This is an updated version of this research note describing similar methods that Sara Wylie and m...
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This is an updated version of this research note describing similar methods that Sara Wylie and myself developed. This research note will be specific to an upcoming project in Southeast Chicago in March. For more information on the project and/or issues in Southeast Chicago, check out the Chicago Wiki page.
Southeast Environmental Task Force (SETF) and other community members in the area are interested in not only mapping the multiple open-air petroleum coke, or 'petcoke' waste piles in the area, but also using this information to estimate the weight and volume of the waste piles. In March I will be collaborating with SETF to produce balloon maps of petcoke piles in the area. We then should be able to estimate the volume of the piles with some additional tools and measurements taken on-site.
The method we'll be using is very similar to measuring the height of a tree with a clinometer. Once the height of the pile is measured, this can be paired with balloon mapping to determine the pile's area, which can be used to estimate its volume.
Using A Spirit Level/Clinometer to Measure Pile Height:
Spirit level or (in)clinometer apps can be downloaded for free on most smartphones - for example, for Android here and for iOS here.
If you do not have a smartphone, there is an easy, cheap workaround. You will need a level that
reads angles and preferably a ruler to use as a straight edge. Here is an example for about $13 and a pack of rulers if wanted.
I like the idea of attaching a ruler as a straight edge along the top of the clinometer to more accurately measure the angle to the top of the pile. Also the groove down the center can be used to look down its length. You may have a ruler at home that you can use as well. By taping the ruler to the bottom of the clinometer and looking down the ruler lengthwise at the top of the pile down the edge of the ruler to take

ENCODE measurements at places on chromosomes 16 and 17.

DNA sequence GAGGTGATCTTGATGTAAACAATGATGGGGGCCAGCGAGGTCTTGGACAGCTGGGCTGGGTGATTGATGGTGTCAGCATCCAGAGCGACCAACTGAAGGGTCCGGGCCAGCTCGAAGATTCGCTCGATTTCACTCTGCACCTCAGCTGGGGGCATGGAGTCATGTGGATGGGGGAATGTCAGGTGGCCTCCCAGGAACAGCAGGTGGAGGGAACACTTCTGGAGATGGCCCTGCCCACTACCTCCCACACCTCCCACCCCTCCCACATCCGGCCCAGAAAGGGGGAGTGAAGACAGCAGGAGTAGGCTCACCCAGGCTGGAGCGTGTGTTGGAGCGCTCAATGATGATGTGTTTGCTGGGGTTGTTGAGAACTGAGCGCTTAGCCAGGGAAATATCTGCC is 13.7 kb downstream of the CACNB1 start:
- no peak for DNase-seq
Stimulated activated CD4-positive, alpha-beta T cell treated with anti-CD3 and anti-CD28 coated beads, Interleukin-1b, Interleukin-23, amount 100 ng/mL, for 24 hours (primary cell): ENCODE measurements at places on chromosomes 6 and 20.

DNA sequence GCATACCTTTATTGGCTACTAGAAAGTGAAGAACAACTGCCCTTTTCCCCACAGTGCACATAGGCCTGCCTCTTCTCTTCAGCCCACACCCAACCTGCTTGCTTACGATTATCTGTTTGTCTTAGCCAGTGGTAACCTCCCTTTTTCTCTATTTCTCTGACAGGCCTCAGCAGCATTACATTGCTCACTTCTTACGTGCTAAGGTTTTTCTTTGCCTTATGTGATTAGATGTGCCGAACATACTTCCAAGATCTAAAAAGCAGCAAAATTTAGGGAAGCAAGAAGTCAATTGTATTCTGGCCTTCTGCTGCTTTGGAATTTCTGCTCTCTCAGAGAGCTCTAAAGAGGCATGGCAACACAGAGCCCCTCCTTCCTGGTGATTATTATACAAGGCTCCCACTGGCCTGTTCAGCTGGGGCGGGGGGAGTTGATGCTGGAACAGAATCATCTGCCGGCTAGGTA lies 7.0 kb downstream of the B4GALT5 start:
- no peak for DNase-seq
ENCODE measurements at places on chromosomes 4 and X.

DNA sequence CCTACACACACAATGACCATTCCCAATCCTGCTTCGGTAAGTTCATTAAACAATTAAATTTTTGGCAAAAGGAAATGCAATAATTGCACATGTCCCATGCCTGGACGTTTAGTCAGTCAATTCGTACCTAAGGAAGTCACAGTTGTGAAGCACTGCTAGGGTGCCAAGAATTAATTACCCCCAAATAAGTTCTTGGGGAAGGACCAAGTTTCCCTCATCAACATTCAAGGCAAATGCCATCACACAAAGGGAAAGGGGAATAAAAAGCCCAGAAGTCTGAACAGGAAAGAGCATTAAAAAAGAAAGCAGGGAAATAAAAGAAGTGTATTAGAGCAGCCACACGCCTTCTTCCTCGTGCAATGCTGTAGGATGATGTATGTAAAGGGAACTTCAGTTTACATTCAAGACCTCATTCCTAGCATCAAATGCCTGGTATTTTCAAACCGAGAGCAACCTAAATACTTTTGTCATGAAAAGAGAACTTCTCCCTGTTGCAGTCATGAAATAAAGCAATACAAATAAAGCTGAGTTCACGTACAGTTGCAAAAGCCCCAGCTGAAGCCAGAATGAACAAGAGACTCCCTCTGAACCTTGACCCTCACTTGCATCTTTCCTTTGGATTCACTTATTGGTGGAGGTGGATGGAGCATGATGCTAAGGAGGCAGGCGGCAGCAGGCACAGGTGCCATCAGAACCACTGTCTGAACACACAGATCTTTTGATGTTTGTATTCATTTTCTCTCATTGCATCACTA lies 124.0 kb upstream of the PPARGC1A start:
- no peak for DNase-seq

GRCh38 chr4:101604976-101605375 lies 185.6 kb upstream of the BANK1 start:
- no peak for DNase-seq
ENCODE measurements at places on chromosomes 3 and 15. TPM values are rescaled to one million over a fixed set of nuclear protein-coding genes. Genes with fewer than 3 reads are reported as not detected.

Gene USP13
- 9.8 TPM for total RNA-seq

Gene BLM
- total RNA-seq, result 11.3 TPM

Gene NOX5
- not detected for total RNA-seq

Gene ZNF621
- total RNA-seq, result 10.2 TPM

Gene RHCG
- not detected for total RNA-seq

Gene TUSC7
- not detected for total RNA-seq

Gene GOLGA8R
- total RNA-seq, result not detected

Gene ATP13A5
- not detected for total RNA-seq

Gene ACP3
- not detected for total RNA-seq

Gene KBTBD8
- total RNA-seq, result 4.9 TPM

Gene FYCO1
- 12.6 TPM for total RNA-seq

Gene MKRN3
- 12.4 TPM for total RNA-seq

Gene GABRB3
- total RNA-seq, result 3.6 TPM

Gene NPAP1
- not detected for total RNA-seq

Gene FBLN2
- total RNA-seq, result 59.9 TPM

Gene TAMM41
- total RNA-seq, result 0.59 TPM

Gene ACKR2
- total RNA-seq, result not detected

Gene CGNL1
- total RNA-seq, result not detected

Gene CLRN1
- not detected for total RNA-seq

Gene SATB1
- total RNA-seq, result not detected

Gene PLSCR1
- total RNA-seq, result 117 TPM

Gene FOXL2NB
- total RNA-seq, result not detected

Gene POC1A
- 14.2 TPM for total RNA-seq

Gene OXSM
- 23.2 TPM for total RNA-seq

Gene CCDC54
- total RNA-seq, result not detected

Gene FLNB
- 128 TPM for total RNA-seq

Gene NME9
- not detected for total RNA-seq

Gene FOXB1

the angle reading. If you are using a bendable ruler (such as many metal rulers) tape it to the
back of the clinometer instead, and look down the long edge rather than the long face of the
ruler to take the reading.
Calibrate your level
If you’re using a level app on your phone, check the calibration of the level. On a shelf that
you’ve checked to be perfectly level with a real spirit level, place your smartphone on its side ,
then ‘zero’ it (calibrating will usually be an option in the menu, depending on the app).
Data Required for Pile Height
You will need to know three things:
The angle of elevation to the top of the pile from horizontal, measured by your level. You
should pick a spot to take the measurement from an area where you can clearly see the top
of the pile. While you or your partner stand and measure this angle (looking down the edge of
your level directly at the top of the pile) the other should read the angle given by the level for the
most accurate reading.
The distance from where you stand to the middle of the pile. Again, make sure from where
you stand you can see the top of the pile. You may not be able to measure this distance on-
site, but don’t worry, this can be done using Google Maps after you have created a balloon
map of the area. In this case, it is important to measure your distance from a clearly visible
object (a fence, house, tree etc) so you will be able to identify where you were standing later
on, or by standing next to an object like this. If you have an Android phone, you can download an app called Share My Position. There are comparable apps for iPhone as well. This app gives you an exact readout of your latitude and longitude to be used later.
The height of your eye above the ground. Use a tape measure to record not your height, but
the distance from the ground to your eye (where the level is).
IMPORTANT NOTE: These measurements work assuming there is not an elevation change
between you and the pile. If possible, stand in an area without an elevation change. If you are
unsure if there is an elevation change, when using Google Earth later to measure your distance
from the pile, use the program to check for an elevation change as well. If you can see the
bottom of the pile clearly, there is a way to work around possible elevation changes: the height of your eye measurement can be replaced with another measurement: measure not only the angle from your eye to the top of the pile, but also the angle from your eye to the base of the pile (again, this will only work if the bottom of the pile is also visible).
You’ll use some simple trigonometry to calculate the height of the pile. All you is the
measurements taken above, a calculator will do the rest. The equation you will use is:
Pile Height = Tan (angle of elevation x distance to pile) + height of eye
If you do not have a calculator that has a Tan button, use something such as Google’s online calculator.